This is piece was written way back in 1933, but is still just as relevant. It is an excerpt from a speech by Major General Smedley Butler, USMC. Smedley Butler is one of only 19 people in the entire history of the US military to have been awarded the The Congressional Medal of Honor twice. The Medal of Honor is the highest award given by the US military.
War is just a racket.
A racket is best described, I believe, as something that is not what it seems to the majority of people. Only a small inside group knows what it is about. It is conducted for the benefit of the very few at the expense of the masses.
I believe in adequate defense at the coastline and nothing else. If a nation comes over here to fight, then we'll fight. The trouble with America is that when the dollar only earns 6 percent over here, then it gets restless and goes overseas to get 100 percent. Then the flag follows the dollar and the soldiers follow the flag.
I wouldn't go to war again as I have done to protect some lousy investment of the bankers. There are only two things we should fight for. One is the defense of our homes and the other is the Bill of Rights. War for any other reason is simply a racket.
There isn't a trick in the racketeering bag that the military gang is blind to. It has its “finger men” to point out enemies, its “muscle men” to destroy enemies, its “brain men” to plan war preparations, and a “Big Boss” Super-Nationalistic-Capitalism.
It may seem odd for me, a military man to adopt such a comparison. Truthfulness compels me to. I spent thirty-three years and four months in active military service as a member of this country's most agile military force, the Marine Corps. I served in all commissioned ranks from Second Lieutenant to Major-General. And during that period, I spent most of my time being a high class muscle-man for Big Business, for Wall Street and for the Bankers. In short, I was a racketeer, a gangster for capitalism.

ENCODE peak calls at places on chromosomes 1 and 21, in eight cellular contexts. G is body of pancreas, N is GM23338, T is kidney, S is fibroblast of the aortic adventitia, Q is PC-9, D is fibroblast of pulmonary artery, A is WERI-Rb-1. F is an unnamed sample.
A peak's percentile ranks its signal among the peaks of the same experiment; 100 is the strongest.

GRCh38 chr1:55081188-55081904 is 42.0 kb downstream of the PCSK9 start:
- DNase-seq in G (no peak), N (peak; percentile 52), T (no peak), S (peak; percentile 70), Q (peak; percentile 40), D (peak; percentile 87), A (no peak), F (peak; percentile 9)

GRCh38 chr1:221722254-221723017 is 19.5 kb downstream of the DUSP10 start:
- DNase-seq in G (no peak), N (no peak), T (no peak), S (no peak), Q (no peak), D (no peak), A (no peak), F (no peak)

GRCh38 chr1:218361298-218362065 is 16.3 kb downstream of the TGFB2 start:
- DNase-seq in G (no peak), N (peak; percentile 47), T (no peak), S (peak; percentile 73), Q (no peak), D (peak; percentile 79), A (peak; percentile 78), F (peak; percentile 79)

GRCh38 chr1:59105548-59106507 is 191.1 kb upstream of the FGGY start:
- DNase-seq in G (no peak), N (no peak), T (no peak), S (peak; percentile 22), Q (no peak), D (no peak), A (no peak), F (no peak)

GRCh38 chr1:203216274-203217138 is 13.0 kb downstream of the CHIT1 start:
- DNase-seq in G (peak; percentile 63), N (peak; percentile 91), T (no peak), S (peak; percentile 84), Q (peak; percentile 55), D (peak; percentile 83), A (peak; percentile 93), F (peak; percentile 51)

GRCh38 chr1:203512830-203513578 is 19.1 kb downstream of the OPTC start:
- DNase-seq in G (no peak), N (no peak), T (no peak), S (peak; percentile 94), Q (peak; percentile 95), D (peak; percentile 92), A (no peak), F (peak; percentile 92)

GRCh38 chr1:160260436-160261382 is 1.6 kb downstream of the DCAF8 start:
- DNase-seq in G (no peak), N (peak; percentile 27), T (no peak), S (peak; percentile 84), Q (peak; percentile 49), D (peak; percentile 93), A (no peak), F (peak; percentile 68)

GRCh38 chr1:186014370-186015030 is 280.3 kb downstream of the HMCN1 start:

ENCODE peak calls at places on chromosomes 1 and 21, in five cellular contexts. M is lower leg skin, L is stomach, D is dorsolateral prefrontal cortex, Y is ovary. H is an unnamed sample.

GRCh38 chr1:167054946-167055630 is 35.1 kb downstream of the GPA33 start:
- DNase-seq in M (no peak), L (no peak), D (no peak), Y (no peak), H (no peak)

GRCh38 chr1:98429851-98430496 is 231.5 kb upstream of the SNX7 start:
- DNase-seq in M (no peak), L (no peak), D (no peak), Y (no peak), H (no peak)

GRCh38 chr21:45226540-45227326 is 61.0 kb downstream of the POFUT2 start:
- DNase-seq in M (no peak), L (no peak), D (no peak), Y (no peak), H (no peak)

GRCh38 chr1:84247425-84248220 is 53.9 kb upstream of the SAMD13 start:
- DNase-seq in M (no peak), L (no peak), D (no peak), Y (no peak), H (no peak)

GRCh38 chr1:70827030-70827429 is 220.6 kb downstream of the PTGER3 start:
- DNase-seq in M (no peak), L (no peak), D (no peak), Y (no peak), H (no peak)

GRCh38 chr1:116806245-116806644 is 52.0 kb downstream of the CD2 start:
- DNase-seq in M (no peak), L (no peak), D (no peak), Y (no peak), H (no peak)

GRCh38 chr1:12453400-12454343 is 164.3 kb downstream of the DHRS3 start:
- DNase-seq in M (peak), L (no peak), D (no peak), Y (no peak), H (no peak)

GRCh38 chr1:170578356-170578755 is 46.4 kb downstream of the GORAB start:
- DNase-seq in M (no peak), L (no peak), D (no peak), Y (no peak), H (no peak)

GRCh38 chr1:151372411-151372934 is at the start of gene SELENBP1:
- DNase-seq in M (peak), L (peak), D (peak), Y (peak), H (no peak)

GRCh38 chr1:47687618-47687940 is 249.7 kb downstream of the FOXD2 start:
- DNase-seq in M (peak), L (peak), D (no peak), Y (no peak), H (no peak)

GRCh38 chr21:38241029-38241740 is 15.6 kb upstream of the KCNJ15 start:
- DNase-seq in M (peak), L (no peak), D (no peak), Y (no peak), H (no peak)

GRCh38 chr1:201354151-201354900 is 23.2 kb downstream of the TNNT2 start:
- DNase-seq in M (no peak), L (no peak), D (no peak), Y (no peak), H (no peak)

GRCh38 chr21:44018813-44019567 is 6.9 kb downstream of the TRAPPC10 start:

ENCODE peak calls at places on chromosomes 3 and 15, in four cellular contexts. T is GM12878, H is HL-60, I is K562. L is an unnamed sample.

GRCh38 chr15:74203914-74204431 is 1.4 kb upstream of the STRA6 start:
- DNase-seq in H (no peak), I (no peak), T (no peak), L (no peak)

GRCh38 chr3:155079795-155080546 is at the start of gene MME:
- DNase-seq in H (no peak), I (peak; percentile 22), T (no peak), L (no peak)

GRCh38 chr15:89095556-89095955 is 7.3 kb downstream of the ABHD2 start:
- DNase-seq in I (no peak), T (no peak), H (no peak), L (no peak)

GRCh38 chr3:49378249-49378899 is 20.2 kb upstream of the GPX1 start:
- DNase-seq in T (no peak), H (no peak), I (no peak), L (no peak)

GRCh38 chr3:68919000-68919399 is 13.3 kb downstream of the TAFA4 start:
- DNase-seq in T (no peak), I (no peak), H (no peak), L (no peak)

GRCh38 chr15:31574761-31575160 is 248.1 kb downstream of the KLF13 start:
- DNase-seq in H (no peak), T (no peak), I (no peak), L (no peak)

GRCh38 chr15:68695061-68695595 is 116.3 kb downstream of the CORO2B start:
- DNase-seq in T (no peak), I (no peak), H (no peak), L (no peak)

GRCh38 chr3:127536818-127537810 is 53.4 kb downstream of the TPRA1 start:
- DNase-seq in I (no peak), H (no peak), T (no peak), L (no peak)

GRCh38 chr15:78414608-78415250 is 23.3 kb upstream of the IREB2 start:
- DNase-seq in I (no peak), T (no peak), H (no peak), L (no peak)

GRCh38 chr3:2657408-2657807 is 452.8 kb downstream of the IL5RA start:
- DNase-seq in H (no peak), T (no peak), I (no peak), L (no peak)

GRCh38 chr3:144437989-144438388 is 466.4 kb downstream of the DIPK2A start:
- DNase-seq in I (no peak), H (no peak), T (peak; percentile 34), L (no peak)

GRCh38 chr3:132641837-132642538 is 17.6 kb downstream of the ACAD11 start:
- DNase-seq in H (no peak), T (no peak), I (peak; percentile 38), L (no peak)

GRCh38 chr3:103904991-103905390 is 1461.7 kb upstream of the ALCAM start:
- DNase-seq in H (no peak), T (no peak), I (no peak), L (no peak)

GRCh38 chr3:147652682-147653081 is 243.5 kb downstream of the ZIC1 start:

I suspected I was just part of a racket at the time. Now I am sure of it. Like all the members of the military profession, I never had a thought of my own until I left the service. My mental faculties remained in suspended animation while I obeyed the orders of higher-ups. This is typical with everyone in the military service.
I helped make Mexico, especially Tampico, safe for American oil interests in 1914. I helped make Haiti and Cuba a decent place for the National City Bank boys to collect revenues in. I helped in the raping of half a dozen Central American republics for the benefits of Wall Street. The record of racketeering is long. I helped purify Nicaragua for the international banking house of Brown Brothers in 1909-1912. I brought light to the Dominican Republic for American sugar interests in 1916. In China I helped to see to it that Standard Oil went its way unmolested.
During those years, I had, as the boys in the back room would say, a swell racket. Looking back on it, I feel that I could have given Al Capone a few hints. The best he could do was to operate his racket in three districts. I operated on three continents.
Sunday, March 19, 2006
Eysenck's Test Results
|Extraversion (47%) medium which suggests you are moderately talkative, outgoing, sociable and interacting.|